State Department of Conservation and Natural Resources Secretary Ellen Ferretti says Governor Corbett’s proposal to expand leasing of state park and forest land for natural gas drilling will not result in any new surface disturbance.
Ferretti answered questions this morning before the senate appropriations committee.
“The proposal at hand is no new or additional surface disturbance and can only be done through existing or proposed well pads,” Ferretti said.
In his 2014 budget proposal, Governor Corbett calls for new leasing of the state’s mineral rights for “non-impact drilling”. Corbett says he plans to issue a new executive order, under which gas companies would not be allowed to construct new well pads. Instead, they could lease new underground mineral rights near existing drilling sites or through private property adjacent to public land.
The administration says the proposal could immediately raise $75 million through leasing with more coming later on as royalties.
“We don’t have a list of where it will occur,” said Ferretti. “We’re taking proposals now.”
Former Governor Ed Rendell, a Democrat, leased about 130,000 acres of state forest land before he instituted a moratorium on future leasing during his last year in office. Under his administration, DCNR also issued a study which concluded the state couldn’t lease any more land, without harming vulnerable or wild sections of state forests.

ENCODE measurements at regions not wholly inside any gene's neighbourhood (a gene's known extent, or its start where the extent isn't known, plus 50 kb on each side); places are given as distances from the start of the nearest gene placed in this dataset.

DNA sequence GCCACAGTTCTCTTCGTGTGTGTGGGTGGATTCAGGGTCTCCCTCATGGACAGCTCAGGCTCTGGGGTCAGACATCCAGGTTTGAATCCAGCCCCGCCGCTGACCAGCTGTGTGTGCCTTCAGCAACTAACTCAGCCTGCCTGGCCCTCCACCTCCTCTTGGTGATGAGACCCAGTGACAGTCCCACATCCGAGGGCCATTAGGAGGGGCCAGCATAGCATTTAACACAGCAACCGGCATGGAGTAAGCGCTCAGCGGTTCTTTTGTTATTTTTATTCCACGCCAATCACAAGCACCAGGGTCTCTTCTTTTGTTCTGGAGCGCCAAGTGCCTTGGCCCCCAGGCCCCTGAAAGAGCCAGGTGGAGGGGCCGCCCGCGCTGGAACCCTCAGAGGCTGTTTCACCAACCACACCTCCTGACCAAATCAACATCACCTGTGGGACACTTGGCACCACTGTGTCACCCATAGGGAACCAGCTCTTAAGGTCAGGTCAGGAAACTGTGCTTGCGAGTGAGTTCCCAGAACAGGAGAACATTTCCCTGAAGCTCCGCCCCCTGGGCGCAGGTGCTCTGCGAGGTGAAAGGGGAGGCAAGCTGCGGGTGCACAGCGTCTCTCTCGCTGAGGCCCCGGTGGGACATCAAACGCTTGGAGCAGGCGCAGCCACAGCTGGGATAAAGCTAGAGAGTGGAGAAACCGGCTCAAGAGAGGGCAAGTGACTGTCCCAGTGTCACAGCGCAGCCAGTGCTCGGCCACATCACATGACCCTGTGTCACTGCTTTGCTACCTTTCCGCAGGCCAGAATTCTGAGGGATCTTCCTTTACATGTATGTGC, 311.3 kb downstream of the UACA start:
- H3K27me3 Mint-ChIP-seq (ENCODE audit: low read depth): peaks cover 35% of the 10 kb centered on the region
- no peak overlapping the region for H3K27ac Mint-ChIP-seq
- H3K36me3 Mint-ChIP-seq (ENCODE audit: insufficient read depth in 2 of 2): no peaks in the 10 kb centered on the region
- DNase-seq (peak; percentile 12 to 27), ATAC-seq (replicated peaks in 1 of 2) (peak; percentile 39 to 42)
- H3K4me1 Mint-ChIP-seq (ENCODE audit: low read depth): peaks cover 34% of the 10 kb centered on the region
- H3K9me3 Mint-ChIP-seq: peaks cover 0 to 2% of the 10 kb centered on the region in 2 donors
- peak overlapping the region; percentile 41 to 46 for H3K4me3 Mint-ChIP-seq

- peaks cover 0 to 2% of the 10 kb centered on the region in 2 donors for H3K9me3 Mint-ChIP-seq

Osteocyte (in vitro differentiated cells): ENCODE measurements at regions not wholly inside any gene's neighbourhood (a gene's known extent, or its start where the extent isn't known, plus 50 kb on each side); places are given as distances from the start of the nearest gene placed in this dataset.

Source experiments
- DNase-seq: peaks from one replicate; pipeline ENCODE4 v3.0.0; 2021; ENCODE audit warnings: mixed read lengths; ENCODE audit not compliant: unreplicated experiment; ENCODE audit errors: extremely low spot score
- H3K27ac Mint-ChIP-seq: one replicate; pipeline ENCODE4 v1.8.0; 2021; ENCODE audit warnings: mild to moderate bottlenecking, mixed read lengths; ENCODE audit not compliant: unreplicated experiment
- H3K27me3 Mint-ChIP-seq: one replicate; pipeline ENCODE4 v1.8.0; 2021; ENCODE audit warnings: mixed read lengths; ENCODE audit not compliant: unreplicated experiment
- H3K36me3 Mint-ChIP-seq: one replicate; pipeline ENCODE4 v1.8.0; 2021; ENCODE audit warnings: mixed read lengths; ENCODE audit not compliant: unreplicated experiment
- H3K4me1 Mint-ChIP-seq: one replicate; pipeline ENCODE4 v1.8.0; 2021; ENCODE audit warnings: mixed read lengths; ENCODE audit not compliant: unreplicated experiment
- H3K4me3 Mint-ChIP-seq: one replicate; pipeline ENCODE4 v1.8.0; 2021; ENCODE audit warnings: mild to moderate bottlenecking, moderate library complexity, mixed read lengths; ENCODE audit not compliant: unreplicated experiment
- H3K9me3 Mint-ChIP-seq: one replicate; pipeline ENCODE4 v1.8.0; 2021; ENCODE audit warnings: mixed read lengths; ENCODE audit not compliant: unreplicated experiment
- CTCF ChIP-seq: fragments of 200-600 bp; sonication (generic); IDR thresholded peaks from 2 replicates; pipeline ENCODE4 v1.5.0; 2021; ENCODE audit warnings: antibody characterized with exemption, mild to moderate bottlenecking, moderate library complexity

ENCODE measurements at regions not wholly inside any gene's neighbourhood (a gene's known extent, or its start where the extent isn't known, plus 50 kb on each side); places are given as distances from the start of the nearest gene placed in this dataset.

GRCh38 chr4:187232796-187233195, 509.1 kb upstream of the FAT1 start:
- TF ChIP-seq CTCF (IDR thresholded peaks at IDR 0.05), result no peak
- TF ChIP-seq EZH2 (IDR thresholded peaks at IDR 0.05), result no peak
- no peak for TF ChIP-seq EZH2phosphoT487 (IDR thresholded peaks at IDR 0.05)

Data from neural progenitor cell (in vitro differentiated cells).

“That study and all studies in the bureau are constantly being updated.” Ferretti told the senate panel. “We are constantly monitoring and studying the land. [The study] didn’t take into account horizontal non-surface disturbance drilling.”
The new proposal would be the first leasing of state park lands, according to DCNR. Ferretti says the state owns about 80 percent of the mineral rights in state forests but only owns about 20 percent of the mineral rights in state parks.
State Department of Environmental Protection Secretary Chris Abruzzo says the governor’s plan will also prohibit new permitting of gas-related infrastructure including pipelines and compressor stations on public land.
“It would not allow for any other structures,” he tells StateImpact Pennsylvania. “The surface above the park or the forest will not be touched. I didn’t draft the policy, but that’s how I’m interpreting it.”
A number of environmental groups have criticized the proposal.
Joanne Kilgour, director of the Sierra Club’s Pennsylvania Chapter, says the concept of non-impact drilling is misleading.
“There are impacts such as noise, light pollution, increased truck traffic, air pollution, leaks, spills and blowouts,” she says. “None of those things respect this artificial boundary between private land and land held in trust by the commonwealth.”
This story was originally published on StateImpact Pennsylvania, a joint energy and environmental reporting project by WITF and WHYY.